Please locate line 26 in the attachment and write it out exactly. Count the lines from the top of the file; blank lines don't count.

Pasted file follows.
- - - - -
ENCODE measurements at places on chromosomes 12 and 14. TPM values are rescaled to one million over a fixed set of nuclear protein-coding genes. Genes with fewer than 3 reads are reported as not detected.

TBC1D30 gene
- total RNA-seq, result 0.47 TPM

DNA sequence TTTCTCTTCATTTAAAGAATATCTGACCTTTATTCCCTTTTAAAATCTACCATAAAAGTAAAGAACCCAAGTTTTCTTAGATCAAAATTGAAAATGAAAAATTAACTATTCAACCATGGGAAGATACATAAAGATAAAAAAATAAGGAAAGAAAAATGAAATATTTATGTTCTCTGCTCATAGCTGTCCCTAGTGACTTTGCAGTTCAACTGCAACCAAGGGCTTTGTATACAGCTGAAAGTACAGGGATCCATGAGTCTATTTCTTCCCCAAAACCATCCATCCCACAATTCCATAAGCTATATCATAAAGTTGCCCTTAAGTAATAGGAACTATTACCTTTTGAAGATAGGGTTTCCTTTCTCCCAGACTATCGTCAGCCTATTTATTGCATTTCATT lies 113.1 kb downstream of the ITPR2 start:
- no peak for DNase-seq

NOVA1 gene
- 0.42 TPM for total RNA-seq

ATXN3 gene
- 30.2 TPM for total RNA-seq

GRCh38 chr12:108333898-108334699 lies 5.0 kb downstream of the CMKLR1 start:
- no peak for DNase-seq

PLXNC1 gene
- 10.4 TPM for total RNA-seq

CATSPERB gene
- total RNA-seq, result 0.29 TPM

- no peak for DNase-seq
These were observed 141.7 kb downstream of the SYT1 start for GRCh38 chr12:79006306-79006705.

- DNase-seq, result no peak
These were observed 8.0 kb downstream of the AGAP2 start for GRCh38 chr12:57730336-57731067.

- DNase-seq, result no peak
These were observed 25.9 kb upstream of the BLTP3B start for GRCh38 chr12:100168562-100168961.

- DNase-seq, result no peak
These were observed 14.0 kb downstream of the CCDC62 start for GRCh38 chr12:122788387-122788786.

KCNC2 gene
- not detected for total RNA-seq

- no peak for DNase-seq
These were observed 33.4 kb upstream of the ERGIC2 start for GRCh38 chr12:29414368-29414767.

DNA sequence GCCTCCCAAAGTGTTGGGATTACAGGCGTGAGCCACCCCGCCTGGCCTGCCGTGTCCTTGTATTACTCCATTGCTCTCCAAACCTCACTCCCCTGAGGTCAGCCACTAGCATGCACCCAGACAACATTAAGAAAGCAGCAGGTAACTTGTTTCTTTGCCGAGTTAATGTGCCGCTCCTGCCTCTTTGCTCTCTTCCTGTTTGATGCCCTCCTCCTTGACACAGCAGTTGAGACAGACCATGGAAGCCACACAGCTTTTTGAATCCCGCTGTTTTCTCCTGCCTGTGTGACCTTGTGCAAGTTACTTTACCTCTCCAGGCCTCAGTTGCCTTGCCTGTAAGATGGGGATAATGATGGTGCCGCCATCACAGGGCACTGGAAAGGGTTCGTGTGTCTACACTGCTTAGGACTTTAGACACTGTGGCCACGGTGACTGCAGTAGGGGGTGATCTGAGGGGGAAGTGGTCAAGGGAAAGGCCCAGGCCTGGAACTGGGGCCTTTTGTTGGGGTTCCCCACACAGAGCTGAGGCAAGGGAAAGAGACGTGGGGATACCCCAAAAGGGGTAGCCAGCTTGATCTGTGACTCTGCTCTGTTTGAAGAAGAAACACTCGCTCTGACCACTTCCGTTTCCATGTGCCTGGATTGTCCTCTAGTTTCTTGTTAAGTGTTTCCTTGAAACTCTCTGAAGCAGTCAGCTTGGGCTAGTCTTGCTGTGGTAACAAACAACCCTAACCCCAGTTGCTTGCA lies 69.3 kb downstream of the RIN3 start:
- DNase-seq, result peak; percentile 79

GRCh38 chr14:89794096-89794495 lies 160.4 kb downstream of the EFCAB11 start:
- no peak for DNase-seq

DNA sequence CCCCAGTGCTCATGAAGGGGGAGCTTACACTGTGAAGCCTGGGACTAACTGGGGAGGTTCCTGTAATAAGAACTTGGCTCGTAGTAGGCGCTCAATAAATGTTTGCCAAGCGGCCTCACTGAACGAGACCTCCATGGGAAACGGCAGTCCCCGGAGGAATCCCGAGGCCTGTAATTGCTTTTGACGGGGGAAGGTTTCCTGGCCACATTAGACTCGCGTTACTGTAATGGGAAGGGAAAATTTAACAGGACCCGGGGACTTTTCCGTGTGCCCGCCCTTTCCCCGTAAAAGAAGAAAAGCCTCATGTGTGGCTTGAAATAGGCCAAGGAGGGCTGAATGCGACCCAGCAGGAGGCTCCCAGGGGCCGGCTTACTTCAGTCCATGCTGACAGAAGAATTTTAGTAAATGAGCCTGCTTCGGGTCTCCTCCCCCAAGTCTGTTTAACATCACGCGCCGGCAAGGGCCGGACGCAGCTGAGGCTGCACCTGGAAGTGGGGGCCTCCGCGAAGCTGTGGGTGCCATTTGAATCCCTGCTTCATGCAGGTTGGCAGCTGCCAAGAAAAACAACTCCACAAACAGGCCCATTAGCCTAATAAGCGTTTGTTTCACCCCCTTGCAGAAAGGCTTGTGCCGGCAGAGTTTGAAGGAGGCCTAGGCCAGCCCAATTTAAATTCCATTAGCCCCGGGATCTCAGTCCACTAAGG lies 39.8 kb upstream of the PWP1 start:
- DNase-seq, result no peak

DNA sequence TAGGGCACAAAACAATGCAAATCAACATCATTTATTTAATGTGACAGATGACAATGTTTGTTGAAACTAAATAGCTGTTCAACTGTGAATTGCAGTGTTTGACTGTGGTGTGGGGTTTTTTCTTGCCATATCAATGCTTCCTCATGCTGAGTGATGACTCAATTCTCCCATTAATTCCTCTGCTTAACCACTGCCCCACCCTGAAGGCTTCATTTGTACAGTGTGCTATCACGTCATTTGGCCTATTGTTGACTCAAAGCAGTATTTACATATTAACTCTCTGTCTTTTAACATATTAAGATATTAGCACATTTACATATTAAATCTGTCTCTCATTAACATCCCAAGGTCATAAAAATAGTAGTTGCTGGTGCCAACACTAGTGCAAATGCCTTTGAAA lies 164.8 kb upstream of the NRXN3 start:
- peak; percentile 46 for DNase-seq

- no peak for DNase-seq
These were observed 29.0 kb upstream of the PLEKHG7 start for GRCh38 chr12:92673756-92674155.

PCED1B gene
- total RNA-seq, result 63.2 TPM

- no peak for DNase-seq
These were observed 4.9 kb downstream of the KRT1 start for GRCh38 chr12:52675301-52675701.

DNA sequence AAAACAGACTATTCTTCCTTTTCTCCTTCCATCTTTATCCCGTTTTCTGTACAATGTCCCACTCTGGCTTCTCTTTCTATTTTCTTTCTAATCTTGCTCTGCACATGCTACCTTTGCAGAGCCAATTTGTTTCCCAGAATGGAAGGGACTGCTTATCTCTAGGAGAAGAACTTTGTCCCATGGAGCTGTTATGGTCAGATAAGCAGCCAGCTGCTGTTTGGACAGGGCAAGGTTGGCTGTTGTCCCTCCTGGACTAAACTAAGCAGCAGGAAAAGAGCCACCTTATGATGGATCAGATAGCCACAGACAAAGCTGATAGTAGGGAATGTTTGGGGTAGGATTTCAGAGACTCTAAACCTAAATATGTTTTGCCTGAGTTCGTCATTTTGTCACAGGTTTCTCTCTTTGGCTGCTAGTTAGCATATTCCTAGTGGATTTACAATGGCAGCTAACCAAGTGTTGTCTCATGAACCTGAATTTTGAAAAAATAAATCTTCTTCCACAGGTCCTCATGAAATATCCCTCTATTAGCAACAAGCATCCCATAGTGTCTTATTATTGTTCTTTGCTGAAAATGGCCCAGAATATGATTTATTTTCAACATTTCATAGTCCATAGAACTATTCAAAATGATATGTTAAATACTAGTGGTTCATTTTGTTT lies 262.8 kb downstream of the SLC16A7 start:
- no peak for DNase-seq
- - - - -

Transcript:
- no peak for DNase-seq